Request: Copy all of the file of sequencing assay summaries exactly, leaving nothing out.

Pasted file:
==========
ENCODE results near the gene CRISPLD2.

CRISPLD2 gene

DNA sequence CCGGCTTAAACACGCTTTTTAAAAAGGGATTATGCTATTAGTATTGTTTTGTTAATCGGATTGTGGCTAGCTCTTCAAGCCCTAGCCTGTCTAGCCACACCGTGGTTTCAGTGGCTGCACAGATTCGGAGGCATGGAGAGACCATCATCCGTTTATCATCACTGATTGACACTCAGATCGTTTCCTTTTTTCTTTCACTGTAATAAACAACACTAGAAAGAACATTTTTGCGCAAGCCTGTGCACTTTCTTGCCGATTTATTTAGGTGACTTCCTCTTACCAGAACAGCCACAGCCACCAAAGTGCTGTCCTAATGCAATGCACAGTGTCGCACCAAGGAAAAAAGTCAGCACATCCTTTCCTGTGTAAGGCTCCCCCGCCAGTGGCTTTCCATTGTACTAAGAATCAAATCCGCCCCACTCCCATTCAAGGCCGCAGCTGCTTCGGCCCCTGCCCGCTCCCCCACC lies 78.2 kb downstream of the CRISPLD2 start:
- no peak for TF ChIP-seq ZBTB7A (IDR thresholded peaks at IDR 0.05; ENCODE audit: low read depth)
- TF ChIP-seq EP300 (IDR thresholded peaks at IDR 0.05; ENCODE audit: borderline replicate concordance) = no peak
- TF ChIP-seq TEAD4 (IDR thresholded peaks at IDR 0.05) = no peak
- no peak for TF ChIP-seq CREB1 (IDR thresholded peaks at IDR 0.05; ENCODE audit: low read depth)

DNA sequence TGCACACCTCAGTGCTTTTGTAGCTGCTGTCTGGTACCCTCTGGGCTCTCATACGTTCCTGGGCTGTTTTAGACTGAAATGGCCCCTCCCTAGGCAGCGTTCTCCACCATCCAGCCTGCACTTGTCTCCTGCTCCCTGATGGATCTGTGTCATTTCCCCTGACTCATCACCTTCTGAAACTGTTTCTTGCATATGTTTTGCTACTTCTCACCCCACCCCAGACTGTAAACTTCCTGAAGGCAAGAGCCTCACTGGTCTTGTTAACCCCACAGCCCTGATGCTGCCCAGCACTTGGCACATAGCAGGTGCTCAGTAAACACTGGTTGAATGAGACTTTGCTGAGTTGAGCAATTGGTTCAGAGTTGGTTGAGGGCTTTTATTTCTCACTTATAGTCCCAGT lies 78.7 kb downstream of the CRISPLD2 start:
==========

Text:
ENCODE results near the gene CRISPLD2.

CRISPLD2 gene

DNA sequence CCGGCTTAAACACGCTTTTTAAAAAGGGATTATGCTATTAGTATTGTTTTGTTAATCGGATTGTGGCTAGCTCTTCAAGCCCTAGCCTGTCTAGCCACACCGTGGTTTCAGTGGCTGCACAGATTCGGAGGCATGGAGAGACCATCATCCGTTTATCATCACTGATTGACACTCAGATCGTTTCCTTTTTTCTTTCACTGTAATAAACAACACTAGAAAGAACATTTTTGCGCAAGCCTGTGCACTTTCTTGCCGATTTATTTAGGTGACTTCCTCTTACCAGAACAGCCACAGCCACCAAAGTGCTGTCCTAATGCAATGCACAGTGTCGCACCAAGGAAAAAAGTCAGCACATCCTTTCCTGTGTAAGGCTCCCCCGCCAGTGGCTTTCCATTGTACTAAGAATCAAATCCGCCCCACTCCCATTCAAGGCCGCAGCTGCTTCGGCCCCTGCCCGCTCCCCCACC lies 78.2 kb downstream of the CRISPLD2 start:
- no peak for TF ChIP-seq ZBTB7A (IDR thresholded peaks at IDR 0.05; ENCODE audit: low read depth)
- TF ChIP-seq EP300 (IDR thresholded peaks at IDR 0.05; ENCODE audit: borderline replicate concordance) = no peak
- TF ChIP-seq TEAD4 (IDR thresholded peaks at IDR 0.05) = no peak
- no peak for TF ChIP-seq CREB1 (IDR thresholded peaks at IDR 0.05; ENCODE audit: low read depth)

DNA sequence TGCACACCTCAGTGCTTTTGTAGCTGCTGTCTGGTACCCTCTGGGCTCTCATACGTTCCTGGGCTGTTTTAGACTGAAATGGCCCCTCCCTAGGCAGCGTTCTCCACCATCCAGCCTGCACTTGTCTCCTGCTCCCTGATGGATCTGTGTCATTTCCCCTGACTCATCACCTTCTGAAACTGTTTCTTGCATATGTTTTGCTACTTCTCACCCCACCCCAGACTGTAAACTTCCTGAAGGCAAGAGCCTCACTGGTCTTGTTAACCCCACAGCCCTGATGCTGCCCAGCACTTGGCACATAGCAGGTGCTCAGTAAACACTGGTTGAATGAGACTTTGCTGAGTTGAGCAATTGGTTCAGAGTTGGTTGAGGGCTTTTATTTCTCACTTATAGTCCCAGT lies 78.7 kb downstream of the CRISPLD2 start: